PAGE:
A systematic comparison of fatigue levels in systemic sclerosis with general population, cancer and rheumatic disease samples

Brett D. Thombs, M. Bassel, L. Mcguire, M. T. Smith, M. Hudson, J. A. Haythornthwaite

Research output: Contribution to journalReview article


Objectives. There are no studies of fatigue levels in patients with SSc. The objective of this study was to compare fatigue in SSc to general population samples and patients with rheumatic diseases and cancer, where fatigue has been researched extensively. Methods. SSc patients completed the General Fatigue Index (GFI) of the Multidimensional Fatigue Inventory. A systematic review was conducted to select comparison samples. Mean GFI scores from SSc patients were compared with mean scores from comparison samples with t -tests and Bonferroni corrections (family-wise P < 0.05). Results. A total of 106 SSc patients were sampled (97 females; 28 diffuse SSc; 11.9 ± 7.9 yrs since diagnosis). Based on comparisons from the systematic review, mean GFI scores in SSc (13.3 ± 4.6) were significantly higher (greater fatigue; P < 0.05) than in two large population samples (8.7 and 9.6) and than in two samples of cancer patients in remission (9.4 and 10.0). Scores for the SSc sample were significantly lower (less fatigue) compared with two samples of cancer patients in palliative care (16.8 and 17.0). SSc GFI scores were similar to scores from patients with RA (13.4), AS (13.0) and SLE (13.1) and to scores from six studies of cancer patients in active treatment (11.1-13.5). Conclusions. The high levels of fatigue reported in SSc were similar to patients with varying types and treatment stages of cancer and patients with other rheumatic diseases when assessed with the GFI, demonstrating that fatigue warrants greater attention in SSc.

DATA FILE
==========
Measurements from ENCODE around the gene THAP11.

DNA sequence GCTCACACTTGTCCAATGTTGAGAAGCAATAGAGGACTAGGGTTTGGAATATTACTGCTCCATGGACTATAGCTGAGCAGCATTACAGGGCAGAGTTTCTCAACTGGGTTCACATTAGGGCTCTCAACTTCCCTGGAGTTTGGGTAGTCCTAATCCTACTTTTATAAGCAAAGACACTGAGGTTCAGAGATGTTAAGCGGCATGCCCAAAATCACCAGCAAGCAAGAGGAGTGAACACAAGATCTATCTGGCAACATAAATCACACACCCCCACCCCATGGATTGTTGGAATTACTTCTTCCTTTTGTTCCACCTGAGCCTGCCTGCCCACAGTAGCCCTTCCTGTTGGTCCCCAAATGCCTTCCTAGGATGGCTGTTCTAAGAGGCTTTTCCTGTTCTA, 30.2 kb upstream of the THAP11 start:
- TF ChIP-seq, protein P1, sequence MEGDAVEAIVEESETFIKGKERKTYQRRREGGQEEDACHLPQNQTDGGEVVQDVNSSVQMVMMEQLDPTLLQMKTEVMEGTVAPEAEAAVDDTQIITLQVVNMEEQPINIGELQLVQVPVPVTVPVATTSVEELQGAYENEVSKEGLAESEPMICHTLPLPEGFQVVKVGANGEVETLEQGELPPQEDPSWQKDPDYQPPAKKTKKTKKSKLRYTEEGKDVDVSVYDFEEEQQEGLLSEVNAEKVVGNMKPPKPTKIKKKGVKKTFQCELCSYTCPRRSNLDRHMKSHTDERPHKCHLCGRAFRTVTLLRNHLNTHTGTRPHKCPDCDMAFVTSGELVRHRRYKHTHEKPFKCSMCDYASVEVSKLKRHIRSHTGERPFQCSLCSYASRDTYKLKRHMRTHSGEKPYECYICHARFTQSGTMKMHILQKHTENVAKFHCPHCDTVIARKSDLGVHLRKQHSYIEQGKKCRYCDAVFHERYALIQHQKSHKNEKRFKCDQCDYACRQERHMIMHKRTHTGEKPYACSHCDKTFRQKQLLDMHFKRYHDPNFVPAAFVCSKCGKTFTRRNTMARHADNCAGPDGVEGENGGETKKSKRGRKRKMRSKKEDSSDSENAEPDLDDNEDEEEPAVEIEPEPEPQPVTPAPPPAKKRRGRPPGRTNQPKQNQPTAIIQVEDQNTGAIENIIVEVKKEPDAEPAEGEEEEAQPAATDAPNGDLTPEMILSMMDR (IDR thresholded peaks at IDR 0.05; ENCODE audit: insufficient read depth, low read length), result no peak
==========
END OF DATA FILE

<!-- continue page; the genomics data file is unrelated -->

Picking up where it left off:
Original languageEnglish (US)
Pages (from-to)1559-1563
Number of pages5
Issue number10
StatePublished - Oct 6 2008



  • Fatigue
  • Multidimensional Fatigue Inventory
  • Systematic review
  • Systemic sclerosis

ASJC Scopus subject areas

  • Rheumatology
  • Pharmacology (medical)

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